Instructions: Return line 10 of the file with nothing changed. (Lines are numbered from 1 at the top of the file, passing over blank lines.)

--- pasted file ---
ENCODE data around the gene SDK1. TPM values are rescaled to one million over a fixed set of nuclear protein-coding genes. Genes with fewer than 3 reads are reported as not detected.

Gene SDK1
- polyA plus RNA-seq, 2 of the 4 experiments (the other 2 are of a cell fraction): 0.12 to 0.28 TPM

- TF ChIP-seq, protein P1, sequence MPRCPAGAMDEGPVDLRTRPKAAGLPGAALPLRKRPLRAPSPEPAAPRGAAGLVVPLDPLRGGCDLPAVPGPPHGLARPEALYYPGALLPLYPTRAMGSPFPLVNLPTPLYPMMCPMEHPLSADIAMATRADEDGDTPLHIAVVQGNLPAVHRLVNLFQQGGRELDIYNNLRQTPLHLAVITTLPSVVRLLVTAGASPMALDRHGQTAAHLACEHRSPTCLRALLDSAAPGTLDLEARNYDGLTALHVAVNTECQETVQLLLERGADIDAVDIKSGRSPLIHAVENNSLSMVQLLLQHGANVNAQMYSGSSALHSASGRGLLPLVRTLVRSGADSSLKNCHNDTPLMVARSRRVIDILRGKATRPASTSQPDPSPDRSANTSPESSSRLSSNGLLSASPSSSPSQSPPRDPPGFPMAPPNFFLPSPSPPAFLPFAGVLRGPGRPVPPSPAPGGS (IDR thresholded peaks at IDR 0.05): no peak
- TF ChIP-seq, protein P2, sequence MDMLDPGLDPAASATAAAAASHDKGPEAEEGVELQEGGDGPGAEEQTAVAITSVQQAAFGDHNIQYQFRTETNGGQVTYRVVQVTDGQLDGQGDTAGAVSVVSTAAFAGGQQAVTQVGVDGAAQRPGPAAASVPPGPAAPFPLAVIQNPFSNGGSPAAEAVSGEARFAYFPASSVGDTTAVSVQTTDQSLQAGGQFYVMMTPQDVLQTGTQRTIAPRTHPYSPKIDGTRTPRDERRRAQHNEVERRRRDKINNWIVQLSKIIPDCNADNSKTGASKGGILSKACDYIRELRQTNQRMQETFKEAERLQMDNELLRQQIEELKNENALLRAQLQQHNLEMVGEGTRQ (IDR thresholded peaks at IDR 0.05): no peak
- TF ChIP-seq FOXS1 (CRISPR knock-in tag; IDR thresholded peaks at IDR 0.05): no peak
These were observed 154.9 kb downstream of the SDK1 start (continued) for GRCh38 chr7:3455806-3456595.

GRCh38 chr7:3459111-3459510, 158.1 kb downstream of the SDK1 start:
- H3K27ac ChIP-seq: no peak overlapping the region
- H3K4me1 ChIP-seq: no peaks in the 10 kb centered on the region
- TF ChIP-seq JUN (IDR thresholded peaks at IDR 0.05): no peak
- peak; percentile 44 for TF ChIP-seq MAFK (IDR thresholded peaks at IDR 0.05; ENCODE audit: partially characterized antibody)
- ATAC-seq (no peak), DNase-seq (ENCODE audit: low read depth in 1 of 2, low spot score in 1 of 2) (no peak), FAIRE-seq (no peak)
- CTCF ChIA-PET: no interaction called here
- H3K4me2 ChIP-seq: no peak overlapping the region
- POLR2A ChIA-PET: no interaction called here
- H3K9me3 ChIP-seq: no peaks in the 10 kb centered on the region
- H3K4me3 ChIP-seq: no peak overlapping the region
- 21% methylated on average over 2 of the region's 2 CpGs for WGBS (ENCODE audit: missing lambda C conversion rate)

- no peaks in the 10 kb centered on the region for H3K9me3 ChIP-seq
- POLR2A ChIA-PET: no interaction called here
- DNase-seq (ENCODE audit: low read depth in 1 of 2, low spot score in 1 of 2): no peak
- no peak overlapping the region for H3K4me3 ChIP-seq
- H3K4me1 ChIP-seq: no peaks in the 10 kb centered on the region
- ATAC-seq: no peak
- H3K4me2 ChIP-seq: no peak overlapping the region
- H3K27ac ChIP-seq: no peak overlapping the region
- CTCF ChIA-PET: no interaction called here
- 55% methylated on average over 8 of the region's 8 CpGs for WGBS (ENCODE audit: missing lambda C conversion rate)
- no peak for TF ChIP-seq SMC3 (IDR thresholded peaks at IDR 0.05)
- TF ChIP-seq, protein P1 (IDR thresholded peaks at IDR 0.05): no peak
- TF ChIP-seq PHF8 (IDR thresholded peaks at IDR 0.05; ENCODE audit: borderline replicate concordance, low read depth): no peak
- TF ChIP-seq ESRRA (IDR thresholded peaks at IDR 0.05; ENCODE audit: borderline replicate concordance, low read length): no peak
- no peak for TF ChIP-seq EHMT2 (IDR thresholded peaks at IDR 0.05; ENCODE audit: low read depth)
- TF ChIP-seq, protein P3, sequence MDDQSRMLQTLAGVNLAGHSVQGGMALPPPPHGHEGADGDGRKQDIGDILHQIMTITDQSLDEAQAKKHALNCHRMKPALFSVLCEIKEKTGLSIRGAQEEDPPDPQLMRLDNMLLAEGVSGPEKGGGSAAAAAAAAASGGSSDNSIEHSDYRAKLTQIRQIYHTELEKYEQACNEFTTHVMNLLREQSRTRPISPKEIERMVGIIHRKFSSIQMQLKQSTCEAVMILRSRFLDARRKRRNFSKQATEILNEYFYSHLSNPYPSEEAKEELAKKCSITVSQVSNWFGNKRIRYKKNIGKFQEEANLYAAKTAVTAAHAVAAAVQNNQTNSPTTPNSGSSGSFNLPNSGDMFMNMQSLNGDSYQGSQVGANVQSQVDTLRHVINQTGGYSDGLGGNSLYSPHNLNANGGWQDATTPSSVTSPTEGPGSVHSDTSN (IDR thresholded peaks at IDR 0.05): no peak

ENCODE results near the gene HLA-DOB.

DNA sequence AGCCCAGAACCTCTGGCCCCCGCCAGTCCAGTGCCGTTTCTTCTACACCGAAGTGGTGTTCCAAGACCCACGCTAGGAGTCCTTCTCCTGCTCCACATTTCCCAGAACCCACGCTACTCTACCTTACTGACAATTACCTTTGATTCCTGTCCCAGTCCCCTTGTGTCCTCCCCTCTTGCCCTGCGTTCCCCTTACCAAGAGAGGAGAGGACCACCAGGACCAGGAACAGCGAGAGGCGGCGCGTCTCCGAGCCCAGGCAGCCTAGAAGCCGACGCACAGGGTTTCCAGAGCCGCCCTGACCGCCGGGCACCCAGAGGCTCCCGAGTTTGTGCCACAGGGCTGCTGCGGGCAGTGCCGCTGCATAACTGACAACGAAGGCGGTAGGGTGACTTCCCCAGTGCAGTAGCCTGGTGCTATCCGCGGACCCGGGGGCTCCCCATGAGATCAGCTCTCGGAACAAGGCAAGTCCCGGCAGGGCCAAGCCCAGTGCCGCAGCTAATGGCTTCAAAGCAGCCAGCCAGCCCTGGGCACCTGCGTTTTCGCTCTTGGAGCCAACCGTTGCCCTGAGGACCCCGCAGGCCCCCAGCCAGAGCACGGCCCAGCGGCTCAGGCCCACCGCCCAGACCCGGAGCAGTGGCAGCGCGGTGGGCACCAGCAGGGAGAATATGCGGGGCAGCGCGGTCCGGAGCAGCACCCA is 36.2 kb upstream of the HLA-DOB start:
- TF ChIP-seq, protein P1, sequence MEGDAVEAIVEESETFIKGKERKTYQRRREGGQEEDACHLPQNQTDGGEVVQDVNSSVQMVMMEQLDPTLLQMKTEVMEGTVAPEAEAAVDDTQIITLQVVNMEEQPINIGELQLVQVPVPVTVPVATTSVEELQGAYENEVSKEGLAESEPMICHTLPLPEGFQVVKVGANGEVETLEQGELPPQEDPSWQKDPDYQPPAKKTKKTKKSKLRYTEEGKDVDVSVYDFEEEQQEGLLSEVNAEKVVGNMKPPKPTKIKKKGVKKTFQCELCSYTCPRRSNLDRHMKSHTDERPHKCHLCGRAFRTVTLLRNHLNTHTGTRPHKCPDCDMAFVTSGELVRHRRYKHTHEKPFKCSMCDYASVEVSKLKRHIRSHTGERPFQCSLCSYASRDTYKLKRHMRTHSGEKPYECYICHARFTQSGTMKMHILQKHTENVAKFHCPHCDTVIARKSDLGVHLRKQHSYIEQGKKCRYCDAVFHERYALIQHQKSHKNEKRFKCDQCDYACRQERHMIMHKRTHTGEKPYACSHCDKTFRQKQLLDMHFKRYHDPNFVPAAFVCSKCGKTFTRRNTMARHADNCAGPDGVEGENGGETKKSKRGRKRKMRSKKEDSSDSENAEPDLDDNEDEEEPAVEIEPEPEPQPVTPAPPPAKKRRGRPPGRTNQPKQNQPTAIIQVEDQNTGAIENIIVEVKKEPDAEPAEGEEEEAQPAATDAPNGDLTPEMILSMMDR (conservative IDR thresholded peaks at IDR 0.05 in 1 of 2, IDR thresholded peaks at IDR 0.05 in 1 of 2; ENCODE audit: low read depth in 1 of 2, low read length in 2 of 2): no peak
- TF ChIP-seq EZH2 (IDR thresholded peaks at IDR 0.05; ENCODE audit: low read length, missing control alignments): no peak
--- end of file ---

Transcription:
- H3K4me1 ChIP-seq: no peaks in the 10 kb centered on the region